One thing I'd like to interject: The error with some preaching is not the content. The error is the anticipated response to the sermon. Finney-like response invitations, even after a solid sermon, may short circuit a person's proper response to the Holy Spirit. Going forward to shake the preachers hand, cry on a bench in front of everyone or sign a pledge card, gains no one a proper assurance of salvation. I believe that the proper "invitation" at the end of preaching (in almost any situation) should be to this drift: " If anyone has a question about anything I said, feel free to ask me ". This can clear up a multitude of misunderstandings and potential problems.
 

Jack K

Puritan Board Doctor
The problem of "easy" versus "impossible" belief is the verification of either one. Clearly there is such a thing as false belief. Believing in believing would be a dangerous example of such a thing.
It is the OBEDIENCE of faith that clarifies true faith and comtrasts it with false faith.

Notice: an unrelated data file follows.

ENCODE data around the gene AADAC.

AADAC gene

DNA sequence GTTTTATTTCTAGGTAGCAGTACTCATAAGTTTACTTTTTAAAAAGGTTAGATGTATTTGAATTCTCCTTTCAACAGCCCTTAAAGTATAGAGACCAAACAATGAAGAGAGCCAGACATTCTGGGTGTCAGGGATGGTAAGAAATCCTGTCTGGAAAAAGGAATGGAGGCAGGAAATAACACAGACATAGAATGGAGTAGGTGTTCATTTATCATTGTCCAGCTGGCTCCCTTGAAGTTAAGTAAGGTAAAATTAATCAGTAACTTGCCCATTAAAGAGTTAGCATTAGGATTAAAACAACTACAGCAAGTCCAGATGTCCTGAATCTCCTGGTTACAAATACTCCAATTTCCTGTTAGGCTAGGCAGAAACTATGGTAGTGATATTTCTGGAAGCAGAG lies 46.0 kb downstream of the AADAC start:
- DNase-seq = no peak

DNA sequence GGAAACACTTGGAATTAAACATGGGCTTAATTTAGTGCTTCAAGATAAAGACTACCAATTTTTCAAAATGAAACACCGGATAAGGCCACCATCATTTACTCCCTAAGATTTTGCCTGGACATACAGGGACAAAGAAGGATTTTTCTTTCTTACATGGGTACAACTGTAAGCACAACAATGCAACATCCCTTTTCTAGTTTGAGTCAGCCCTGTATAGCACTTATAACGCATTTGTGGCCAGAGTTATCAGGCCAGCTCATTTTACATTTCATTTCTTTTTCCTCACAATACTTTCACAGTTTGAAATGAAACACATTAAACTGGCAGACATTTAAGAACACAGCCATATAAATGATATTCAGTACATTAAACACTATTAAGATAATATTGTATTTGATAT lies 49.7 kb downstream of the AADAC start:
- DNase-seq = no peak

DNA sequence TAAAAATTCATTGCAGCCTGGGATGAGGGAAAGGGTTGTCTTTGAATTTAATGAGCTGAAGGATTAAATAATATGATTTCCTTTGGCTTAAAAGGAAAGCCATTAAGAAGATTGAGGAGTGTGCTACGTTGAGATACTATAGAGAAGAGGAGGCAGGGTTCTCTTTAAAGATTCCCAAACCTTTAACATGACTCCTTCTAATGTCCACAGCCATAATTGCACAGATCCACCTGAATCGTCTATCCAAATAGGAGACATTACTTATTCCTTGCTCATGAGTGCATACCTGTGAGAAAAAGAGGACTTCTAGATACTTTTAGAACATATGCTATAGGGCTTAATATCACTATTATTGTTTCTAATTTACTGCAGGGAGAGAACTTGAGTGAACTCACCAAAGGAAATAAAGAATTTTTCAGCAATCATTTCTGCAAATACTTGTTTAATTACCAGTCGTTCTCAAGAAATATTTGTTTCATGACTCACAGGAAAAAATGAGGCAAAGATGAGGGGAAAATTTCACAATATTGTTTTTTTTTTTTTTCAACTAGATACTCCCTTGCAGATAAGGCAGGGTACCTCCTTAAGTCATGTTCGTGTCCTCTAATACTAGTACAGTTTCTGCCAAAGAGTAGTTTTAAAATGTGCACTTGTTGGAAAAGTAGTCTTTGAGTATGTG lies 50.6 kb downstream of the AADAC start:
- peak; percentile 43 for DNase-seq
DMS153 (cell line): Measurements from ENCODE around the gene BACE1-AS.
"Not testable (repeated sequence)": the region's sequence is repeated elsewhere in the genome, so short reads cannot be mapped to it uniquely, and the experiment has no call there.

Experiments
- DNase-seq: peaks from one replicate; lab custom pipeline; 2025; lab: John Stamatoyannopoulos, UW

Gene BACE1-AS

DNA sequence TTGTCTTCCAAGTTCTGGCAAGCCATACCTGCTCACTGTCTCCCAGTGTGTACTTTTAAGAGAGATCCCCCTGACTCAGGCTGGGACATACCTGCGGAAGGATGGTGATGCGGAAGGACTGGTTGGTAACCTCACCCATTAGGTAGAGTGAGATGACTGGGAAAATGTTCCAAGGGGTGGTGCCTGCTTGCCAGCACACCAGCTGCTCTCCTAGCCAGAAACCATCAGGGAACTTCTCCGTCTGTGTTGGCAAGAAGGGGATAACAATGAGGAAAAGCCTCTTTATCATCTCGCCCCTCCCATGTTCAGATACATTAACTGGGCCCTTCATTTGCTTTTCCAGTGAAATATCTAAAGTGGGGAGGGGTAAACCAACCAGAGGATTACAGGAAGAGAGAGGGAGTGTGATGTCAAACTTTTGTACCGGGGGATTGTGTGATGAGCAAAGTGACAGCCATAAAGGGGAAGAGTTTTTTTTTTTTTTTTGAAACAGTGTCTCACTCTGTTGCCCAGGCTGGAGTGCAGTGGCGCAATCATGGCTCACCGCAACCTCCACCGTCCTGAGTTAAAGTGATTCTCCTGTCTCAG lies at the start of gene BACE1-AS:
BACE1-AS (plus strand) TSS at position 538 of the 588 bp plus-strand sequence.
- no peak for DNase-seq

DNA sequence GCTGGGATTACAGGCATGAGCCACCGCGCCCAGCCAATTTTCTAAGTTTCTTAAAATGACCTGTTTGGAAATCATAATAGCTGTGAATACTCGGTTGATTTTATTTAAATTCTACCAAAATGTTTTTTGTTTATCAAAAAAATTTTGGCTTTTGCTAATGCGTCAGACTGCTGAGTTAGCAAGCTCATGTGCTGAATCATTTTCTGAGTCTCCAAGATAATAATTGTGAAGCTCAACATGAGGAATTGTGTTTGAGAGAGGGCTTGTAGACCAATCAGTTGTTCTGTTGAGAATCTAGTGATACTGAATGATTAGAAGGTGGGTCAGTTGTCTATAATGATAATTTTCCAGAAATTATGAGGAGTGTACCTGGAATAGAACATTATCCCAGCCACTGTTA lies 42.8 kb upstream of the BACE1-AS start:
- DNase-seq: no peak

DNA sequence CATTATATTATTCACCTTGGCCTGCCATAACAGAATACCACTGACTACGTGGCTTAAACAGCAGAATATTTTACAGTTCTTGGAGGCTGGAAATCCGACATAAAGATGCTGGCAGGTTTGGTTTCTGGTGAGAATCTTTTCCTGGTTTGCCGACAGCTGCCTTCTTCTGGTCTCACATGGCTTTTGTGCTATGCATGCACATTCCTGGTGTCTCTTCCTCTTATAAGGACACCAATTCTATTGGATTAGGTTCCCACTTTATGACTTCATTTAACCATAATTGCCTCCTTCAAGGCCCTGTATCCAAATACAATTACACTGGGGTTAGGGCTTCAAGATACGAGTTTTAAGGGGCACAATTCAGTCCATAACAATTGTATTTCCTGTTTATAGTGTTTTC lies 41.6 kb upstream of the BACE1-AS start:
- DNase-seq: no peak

Yes. Let's just remember that it can also be difficult to verify true obedience.

As you say, obedience is a test of true faith. But faith is equally a test of true obedience. A person may look obedient and godly but actually be operating out of self-interest rather than out of gratitude that springs from faith in Christ. The obedience God requires is always a response to his grace, never a look-how-good-I-am obedience. Edwards dealt with this is Affections.

I mention this because it's easy, as we rightly react against belief-without-obedience, to end up with an I'm-proving-myself sort of obedience that's equally wrong.

---------- Post added at 10:06 AM ---------- Previous post was at 09:57 AM ----------